NIST SP 800-53 Revision 4 vs. 5: What’s the Difference?

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NIST Special Publication 800-53 Revision 5 was released recently and it includes a substantial number of changes. While NIST did outline many of the changes in their release notes, there are a few other things they left out.

1. There are a lot of new controls

NIST has added a huge number of new controls, as well as enhancements to existing controls. In total, 63 controls got 149 new enhancements. The biggest gains were made by AC-4: Information Flow Enforcement (10 new enhancements) and SA-8: Security and Privacy Engineering Principles (33 new enhancements). The rest of the new enhancements are spread pretty evenly across existing controls.

There were also 66 new controls added, including two new control families: Personally Identifiable Information Processing and Transparency and Supply Chain Risk Management. Both are discussed in further detail below. The Program Management family also doubled in size due to new controls being added to it.

2. No more priorities

Special Publication 800-53 revision 4 had a prioritization concept for controls. After a baseline was selected for an information system, the priority of the controls for that baseline could be used to determine what order to develop the controls in. The concept was helpful for organizations that were just starting to develop and apply a control catalog. However, the concept was dropped in revision 5 and now organizations will need to develop their own prioritization for control application.

3. A new Privacy family and baseline was added 

The privacy measures previously outlined in Appendix J of revision 4 have now been incorporated into the main body of controls. Many of the controls are part of a new family, Personally Identifiable Information Processing and Transparency, but a Privacy baseline has been added to identify privacy-enhancing controls across the entire control set.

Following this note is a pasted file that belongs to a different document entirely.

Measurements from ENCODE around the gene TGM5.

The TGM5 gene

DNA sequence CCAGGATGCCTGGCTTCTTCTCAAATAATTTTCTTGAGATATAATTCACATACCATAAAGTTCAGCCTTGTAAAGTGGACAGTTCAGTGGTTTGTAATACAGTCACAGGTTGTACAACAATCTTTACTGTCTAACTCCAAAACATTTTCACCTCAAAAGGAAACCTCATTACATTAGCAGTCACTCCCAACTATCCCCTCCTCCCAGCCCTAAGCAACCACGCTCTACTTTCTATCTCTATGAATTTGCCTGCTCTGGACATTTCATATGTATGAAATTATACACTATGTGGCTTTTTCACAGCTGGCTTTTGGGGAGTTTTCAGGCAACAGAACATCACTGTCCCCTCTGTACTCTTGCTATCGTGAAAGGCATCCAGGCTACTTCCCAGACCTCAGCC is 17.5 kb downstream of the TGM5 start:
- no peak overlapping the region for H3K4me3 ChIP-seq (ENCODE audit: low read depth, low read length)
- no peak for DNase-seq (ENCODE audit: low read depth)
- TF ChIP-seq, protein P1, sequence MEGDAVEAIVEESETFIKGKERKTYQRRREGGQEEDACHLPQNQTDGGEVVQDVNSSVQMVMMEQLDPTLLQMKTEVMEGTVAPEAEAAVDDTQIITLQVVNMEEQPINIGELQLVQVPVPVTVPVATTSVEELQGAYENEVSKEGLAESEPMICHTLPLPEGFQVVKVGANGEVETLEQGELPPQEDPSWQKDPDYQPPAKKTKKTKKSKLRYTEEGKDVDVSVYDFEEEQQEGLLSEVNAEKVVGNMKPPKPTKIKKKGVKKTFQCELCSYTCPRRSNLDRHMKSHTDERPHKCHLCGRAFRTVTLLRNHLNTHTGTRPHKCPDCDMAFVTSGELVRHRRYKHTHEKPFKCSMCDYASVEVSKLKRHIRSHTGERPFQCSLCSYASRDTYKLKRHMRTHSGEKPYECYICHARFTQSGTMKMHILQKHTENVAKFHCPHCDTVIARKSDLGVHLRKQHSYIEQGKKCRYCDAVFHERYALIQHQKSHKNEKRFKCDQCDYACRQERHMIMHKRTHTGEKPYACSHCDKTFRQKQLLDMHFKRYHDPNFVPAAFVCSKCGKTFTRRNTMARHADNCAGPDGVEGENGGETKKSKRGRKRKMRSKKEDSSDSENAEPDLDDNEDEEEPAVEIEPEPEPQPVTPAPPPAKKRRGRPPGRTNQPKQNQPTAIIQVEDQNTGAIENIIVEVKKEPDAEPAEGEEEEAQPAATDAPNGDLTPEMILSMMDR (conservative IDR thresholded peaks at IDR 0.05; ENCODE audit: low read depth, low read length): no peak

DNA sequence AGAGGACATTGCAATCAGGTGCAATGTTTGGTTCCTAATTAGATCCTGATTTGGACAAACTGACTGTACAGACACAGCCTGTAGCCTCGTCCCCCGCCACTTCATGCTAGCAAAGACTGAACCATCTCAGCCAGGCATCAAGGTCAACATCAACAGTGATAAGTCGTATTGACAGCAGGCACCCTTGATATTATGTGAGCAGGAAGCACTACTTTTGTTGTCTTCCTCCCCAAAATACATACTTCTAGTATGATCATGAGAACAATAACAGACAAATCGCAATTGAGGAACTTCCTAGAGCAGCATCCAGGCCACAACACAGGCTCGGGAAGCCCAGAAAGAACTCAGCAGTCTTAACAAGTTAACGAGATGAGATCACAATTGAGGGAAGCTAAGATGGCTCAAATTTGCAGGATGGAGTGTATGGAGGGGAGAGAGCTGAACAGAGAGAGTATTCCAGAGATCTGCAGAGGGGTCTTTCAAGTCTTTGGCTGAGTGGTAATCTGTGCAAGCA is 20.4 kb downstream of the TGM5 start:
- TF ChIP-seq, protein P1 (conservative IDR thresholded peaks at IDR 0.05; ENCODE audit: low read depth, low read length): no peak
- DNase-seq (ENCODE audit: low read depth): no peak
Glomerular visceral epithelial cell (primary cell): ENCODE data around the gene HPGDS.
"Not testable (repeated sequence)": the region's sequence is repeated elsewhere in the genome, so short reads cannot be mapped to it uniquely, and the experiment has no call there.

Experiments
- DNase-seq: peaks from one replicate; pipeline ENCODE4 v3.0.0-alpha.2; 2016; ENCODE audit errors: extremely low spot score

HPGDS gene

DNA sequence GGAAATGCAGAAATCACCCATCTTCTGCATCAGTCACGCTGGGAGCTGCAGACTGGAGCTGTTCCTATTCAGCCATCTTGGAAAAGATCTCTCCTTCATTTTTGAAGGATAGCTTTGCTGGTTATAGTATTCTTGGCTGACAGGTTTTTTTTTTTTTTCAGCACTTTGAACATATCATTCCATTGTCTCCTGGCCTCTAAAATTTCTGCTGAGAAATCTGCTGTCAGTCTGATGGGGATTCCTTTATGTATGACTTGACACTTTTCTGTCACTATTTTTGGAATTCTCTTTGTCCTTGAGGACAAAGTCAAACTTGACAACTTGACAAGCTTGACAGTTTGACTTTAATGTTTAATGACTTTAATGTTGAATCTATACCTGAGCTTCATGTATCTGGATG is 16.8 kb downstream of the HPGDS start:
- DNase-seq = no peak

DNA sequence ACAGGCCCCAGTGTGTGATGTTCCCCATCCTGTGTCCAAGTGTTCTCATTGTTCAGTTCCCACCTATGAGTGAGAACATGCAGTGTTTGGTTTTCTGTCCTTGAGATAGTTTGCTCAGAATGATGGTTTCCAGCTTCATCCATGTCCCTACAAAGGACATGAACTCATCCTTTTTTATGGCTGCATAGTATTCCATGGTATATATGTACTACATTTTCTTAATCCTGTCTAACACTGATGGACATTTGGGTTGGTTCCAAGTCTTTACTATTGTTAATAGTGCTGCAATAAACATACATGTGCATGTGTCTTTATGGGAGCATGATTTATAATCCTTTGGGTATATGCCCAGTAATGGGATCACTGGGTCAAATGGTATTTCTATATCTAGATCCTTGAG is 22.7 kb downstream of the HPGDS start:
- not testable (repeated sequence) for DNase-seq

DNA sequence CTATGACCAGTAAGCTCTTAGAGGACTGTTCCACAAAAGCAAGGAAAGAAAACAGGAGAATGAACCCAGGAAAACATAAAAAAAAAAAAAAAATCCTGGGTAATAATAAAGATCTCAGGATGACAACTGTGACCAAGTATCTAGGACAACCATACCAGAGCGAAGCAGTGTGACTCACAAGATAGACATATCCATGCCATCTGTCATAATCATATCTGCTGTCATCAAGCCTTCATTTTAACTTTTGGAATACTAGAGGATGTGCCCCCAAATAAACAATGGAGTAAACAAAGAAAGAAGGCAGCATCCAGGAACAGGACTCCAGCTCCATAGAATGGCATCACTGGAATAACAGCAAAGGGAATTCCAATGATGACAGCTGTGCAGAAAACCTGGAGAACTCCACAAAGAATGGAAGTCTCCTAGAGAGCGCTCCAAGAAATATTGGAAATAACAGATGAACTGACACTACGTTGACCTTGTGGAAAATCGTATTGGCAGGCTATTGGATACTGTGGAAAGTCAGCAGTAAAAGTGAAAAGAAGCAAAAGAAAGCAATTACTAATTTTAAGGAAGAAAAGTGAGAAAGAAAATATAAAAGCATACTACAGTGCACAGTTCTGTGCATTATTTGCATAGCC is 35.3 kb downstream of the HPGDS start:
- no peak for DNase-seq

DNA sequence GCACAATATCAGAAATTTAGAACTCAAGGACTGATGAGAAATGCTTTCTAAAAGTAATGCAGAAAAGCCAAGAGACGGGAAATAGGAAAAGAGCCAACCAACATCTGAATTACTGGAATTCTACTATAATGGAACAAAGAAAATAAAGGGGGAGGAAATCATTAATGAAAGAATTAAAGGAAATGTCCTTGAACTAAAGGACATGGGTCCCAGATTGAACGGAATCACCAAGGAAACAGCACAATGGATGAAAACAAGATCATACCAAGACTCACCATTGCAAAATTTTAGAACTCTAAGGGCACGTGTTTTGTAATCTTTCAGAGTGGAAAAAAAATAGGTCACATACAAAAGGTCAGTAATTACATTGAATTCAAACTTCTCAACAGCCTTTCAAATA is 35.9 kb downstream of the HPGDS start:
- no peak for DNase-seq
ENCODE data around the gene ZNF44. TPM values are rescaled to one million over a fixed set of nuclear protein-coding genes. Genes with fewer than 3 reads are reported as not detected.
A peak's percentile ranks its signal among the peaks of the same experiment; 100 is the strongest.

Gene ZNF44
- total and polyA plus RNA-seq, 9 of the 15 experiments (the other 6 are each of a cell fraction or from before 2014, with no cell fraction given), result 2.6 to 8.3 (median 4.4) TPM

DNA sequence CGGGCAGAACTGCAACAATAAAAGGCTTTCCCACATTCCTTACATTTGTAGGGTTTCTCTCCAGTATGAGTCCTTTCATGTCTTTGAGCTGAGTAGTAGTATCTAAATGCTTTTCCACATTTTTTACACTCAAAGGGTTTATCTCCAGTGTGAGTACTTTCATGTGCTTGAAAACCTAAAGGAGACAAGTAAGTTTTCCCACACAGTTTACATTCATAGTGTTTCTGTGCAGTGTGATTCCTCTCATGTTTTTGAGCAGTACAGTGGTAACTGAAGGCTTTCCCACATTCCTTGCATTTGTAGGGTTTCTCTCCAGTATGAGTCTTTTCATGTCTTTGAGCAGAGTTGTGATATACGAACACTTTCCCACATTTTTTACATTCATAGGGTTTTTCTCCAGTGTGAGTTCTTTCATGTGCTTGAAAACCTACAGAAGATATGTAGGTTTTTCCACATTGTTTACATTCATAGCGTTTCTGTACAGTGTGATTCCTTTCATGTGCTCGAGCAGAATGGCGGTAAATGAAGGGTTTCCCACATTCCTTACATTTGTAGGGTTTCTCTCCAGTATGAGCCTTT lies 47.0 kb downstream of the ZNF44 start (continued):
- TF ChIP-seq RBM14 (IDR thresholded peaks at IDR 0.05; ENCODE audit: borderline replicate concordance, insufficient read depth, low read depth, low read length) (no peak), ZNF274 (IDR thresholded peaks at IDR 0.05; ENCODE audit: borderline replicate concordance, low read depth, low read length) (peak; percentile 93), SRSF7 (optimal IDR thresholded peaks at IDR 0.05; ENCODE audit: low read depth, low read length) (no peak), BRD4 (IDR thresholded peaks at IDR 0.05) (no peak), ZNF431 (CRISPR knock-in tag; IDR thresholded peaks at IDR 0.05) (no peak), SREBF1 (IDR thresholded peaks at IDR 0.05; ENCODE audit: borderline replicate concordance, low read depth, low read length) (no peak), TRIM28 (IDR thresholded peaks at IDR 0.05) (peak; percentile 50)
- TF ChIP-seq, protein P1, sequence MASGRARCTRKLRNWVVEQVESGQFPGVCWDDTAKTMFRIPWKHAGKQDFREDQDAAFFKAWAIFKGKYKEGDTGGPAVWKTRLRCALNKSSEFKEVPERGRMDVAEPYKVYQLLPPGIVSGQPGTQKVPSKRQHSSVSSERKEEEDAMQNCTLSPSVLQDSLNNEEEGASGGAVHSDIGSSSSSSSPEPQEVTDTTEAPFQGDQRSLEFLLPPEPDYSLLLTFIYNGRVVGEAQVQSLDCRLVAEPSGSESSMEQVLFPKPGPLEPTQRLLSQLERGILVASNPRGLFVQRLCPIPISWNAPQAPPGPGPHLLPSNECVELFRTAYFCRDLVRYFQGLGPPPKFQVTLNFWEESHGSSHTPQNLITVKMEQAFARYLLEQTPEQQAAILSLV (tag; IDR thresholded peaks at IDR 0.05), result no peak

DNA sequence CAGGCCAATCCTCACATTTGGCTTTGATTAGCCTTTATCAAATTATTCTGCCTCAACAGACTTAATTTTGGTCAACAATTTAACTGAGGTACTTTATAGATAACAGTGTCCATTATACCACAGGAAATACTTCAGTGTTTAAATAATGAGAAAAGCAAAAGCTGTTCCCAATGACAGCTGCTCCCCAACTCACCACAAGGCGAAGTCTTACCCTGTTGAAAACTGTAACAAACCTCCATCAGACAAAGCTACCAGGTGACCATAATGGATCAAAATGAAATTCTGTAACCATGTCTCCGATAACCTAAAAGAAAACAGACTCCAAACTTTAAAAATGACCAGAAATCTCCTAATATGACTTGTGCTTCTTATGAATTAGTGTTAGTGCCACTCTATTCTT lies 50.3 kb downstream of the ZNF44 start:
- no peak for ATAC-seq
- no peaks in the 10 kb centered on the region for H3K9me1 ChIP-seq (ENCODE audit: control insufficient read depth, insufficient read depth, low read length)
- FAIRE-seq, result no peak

Also of note is that the privacy baseline is different from other baselines in two significant ways:

  1. The baseline is not “cumulative” with another baseline; it does not contain all of the controls of any other baseline, such as how Moderate adds to the controls of Low.
  2. The privacy baseline directly incorporates control enhancements, while omitting some base controls. The “standard” baselines of Low, Moderate, and High include base controls first and add enhancements as more restrictive baselines are selected. As a result, it was always true that if an enhancement was selected as part of a baseline, the base control was also guaranteed to be part of the baseline. That is not the case with the Privacy baseline.

4. Supply Chain Risk Management controls added

Threats to the supply chain of government agencies and critical infrastructure are a significant and growing concern. Version 1.1 of the Cybersecurity Framework added supply chain risk management as a category and now NIST has grouped the supply chain risk management functions into their own family. Revision 5 also adds a new base control, SR-4: Provenance, to address country of origin risks.

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